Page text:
It is important to turn your mind to whether a used residential property is subject to HST if that property is larger than a half hectare. The CRA's definition of a principal residence includes a limit on the land size to a half hectare. This is the amount of land that is usually considered to be reasonably necessary for the use and enjoyment of the building as a place of residence. This is not a firm rule there is room for the land included in the principal residence to be expanded if it can be shown to be reasonably necessary for the use and enjoyment of the building as a residence. For example, the land in excess of the half hectare could be considered reasonably necessary if the location of the buildings on the lot require land in excess of a half hectare to permit access to public roads, or if there is a minimum lot size restriction.

In cases where you are faced with separating the excess land from the residence land for HST purposes the value assigned to each part must be fair and reasonable i.e. based on the fair market value of each portion. Restrictions that would be placed on the excess lands would impact this assessment.

The facts of each situation must be reviewed carefully. The tax treatment by previous owners should also be considered. For the real estate agent drafting the agreement of purchase and sale knowledge of this issue is required. The agreement should be drafted to acknowledge that lands in excess of that reasonably required for the residence may be subject to HST. The apportionment and valuation should be left to the lawyers to sort out.

 
Rulings

How to get assistance with determining if HST is due?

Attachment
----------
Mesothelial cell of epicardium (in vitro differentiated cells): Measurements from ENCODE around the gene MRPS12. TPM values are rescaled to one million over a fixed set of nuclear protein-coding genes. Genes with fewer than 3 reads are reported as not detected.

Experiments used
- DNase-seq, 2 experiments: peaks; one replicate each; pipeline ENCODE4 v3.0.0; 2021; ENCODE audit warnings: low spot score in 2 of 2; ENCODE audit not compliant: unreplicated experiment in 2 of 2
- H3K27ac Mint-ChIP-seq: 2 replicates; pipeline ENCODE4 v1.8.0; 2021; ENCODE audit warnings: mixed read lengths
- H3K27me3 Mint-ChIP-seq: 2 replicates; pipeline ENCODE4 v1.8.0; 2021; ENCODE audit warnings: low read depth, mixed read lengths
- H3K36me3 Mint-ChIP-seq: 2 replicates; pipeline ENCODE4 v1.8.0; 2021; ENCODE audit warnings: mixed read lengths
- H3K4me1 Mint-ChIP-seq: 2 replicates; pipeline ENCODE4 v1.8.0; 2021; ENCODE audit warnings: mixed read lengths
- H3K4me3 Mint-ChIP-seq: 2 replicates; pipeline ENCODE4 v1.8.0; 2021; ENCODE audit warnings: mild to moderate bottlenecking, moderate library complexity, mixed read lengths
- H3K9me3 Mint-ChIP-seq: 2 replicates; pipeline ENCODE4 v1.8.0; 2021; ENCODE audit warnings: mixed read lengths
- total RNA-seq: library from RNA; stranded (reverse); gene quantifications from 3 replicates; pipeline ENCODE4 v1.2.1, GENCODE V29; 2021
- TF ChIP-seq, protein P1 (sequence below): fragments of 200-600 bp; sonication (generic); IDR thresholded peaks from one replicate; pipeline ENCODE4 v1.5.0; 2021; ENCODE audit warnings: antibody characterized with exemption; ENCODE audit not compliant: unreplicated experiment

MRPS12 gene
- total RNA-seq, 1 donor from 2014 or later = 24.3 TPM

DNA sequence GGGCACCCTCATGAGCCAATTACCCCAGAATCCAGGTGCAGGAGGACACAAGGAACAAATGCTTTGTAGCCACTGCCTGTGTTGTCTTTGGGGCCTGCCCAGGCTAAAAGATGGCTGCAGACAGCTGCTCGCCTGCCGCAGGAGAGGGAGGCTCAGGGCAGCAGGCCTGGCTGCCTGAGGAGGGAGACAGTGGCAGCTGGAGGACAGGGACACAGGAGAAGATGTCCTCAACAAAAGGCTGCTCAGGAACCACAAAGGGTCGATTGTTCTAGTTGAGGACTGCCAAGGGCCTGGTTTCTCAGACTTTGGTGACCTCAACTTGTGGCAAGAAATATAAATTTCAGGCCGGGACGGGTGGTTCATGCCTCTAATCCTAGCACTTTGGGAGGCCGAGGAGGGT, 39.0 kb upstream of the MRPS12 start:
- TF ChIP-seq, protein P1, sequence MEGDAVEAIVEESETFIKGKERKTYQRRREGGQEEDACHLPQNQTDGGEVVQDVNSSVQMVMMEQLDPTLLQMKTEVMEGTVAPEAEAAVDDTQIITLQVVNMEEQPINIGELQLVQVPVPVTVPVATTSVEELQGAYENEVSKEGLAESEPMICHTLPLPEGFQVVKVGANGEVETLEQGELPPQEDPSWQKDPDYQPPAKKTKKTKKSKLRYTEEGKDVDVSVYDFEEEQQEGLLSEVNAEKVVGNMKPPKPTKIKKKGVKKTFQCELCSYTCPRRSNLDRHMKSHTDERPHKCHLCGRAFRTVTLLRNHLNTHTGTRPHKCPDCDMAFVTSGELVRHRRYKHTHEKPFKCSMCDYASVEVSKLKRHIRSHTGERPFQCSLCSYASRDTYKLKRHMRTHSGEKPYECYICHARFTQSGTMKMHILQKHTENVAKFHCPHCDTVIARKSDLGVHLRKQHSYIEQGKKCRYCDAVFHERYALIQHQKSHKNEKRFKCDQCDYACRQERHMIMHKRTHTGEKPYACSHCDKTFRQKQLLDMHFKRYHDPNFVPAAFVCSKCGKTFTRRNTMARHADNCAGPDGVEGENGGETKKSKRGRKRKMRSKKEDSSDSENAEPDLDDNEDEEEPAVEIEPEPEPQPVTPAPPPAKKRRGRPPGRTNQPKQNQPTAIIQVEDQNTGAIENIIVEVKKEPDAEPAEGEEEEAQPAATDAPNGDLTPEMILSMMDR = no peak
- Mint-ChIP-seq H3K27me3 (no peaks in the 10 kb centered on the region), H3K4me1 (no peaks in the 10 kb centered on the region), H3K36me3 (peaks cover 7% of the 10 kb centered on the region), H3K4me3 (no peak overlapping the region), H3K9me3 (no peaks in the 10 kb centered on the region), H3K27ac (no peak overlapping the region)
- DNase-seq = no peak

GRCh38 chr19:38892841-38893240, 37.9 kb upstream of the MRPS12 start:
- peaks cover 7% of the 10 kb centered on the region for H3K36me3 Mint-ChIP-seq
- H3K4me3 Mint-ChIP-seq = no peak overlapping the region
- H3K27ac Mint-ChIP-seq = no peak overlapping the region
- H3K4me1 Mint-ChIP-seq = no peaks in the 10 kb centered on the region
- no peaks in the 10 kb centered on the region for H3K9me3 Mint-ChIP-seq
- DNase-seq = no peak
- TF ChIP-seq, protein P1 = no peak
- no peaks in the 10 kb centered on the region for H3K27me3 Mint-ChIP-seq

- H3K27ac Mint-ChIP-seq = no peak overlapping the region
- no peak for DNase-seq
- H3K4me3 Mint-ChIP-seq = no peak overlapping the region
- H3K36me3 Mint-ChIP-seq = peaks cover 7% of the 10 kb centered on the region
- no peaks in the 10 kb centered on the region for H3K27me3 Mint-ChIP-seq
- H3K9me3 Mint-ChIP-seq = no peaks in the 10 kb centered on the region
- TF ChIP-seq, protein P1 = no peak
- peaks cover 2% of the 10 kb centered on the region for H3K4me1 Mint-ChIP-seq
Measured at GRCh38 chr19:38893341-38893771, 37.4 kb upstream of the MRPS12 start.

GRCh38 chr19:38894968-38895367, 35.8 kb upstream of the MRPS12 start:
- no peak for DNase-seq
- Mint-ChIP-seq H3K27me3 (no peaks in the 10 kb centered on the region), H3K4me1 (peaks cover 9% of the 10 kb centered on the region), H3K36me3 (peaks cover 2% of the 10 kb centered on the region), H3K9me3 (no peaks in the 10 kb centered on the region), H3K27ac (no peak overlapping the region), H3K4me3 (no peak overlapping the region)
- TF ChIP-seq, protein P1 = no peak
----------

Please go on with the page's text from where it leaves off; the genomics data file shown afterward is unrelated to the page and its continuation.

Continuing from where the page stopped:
The CRA offers a rulings and interpretation service in relation to taxes and duties on goods and services. This free service is called the Excise and GST/HST Rulings and Interpretation Service. This service issues technical publications, as well as both rulings and interpretations on taxes and duties.  

An interpretation is a written statement that the CRA provides to a taxpayer which sets out the CRA’s view on the application of legislation to a generic fact situation.

A ruling is a written statement the CRA provides to a taxpayer that sets out the CRA’s position on how the relevant provisions of the legislation apply to a clearly defined fact situation of the taxpayer. A ruling applies only to the taxpayer who requests it or on whose behalf it is requested, and only to the issues covered by the ruling. Typically, a ruling relates to ongoing issues or transactions and does not specify time limits, it may also be given in advance of any proposed transaction.


Fact Specific Rulings
The CRA will issue a ruling only when the person requesting the ruling has provided all of the relevant facts of a transaction or series of transactions. The CRA considers itself to be bound by the rulings it issues, subject to certain limitations which can be found at the following website: 
http://www.cra-arc.gc.ca/E/pub/gm/1-4/1-4-e.pdf
 
For any further enquiries on HST you can call: 1-800-959-8287

 
Conclusion

The best piece of advice that I can give to anyone questioning whether HST is applicable to their individual situation is to call the CRA. You will need to set aside a few hours to get through the various menus and be ready to be transferred multiple times but it is worth it to obtain an answer.

The content of the articles in this Newsletter are intended to provide a general guide to subject matter. The information does not constitute legal advice and a solicitor and client relationship is not created.

Article Source: Elliot & Elliot Barristers and Solicitors.  Article posted with permission of Shari Elliot.

http://www.elliottlawyers.com/

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Raj Bajwa

Raj Bajwa

REALTORĀ®
CENTURY 21 Green Realty Inc., Brokerage*